And that same package rolls in the cruise control you see here and also audio controls in the steering wheel, bunch of stuff you probably want, so check that one off.
Now, note the shifter.
Yes, the six-speed manual, that's kind of your preferred default gearbox on this guy.
They've got a big green dot around the 6th, the overdrive, that's always overdrive on every manual gearbox I know,
but they call it 'eco gear' which I guess is just a taller overdrive.
On the freeway at 60, it's turning about 1800 RPM.
Okay, now, Cruze Eco has got a very special motor.
It's a little thing and it's turbocharged, 1.4-liter sidesaddle inline four.
It delivers 138 horsepower, 148 diminutive foot pounds of torque, although being a turbo motor, that torque's kind of an elevated number so that really helps.
Zero to sixty is like a 10.2-second affair.
This car is not about being fast.
MPG is what it is all about, 28 city, 42 highway, with the six-speed manual with the eco gear, unless you get the automatic, then you get a hell of a haircut on the highway MPG, it comes down to 37.
Let's look at some of the technologies they're using here.
If you look in the very back, you can see the electric power steering rack.
That takes drag off the engine.
Here's the turbo down here and notice it's integral in the exhaust manifold, lighter, smaller, cheaper.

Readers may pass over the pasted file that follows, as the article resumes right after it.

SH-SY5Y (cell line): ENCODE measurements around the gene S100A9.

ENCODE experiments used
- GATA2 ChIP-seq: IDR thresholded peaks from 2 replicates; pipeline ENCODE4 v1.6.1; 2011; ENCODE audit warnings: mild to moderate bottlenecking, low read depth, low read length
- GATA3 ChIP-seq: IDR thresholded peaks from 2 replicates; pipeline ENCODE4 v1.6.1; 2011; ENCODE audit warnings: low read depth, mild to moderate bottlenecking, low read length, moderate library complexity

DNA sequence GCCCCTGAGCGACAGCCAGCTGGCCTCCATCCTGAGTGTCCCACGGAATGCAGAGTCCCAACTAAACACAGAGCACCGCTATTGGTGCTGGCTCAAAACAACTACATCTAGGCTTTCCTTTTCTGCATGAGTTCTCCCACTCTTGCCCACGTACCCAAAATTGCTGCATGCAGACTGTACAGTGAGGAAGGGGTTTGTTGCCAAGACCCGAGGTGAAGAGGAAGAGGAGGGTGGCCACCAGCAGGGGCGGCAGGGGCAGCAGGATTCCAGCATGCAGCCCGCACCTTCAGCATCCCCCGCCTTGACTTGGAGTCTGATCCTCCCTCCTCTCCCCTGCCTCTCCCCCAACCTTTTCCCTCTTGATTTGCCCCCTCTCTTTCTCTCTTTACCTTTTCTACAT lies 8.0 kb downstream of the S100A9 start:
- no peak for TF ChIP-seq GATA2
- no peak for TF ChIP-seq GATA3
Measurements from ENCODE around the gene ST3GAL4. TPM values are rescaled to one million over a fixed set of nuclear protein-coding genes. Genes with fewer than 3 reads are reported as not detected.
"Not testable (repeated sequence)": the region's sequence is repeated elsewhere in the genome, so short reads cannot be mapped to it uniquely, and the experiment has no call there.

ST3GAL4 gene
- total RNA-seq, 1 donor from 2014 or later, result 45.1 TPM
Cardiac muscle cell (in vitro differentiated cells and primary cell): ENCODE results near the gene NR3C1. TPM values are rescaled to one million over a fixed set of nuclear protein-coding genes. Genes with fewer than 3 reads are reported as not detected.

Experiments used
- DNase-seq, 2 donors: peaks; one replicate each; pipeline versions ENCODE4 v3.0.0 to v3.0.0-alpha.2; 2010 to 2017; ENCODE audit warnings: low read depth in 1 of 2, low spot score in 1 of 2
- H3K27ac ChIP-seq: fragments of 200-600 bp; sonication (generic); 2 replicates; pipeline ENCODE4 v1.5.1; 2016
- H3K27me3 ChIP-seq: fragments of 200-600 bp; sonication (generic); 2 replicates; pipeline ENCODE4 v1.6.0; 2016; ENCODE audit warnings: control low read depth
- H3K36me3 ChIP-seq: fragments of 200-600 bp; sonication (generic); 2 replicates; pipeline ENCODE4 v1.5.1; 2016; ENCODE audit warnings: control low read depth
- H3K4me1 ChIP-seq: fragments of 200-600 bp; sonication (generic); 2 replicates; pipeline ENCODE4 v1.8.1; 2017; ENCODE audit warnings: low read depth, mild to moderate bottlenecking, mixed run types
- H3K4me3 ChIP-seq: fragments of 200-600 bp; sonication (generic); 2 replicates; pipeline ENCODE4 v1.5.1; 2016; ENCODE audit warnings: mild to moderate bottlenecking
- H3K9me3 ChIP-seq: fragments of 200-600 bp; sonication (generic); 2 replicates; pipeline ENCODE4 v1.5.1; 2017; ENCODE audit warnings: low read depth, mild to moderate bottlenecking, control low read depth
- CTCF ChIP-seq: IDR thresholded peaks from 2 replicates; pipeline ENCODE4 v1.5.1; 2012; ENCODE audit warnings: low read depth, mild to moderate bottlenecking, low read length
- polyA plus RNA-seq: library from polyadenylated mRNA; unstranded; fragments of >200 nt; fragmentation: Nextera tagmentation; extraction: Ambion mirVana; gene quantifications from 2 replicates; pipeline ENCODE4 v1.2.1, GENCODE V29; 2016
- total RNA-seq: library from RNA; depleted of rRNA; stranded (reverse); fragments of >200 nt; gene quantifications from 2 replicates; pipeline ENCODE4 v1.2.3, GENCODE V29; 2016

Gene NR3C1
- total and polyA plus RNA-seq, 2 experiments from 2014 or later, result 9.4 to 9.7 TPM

Now, down here, in the lower grill, you've got some louvers that shut, I think during highway speeds or when you're cruising,
because that cuts down some of the air disturbance flowing through the car, and over here in the wheel wells, we're taking a look at ultra low rolling resistance tires, all of this adds up to the package that puts the Eco ahead of a standard Cruze.
Oh, yeah, and don't forget the weight.
They shaved 200 pounds off this guy over a similarly engined base Cruze.
Okay, what's it like driving a 1.4-liter turbo in a decent-sized car?
It's actually pretty good.
You never get this feeling of brawn.
It needs to be stroked and spun up all the time but that's just turbo motors for you, especially small displacement ones.
The power comes on very smoothly, feels pretty linear, turbo lag is less of an issue here than in some bigger engines with turbos I've driven.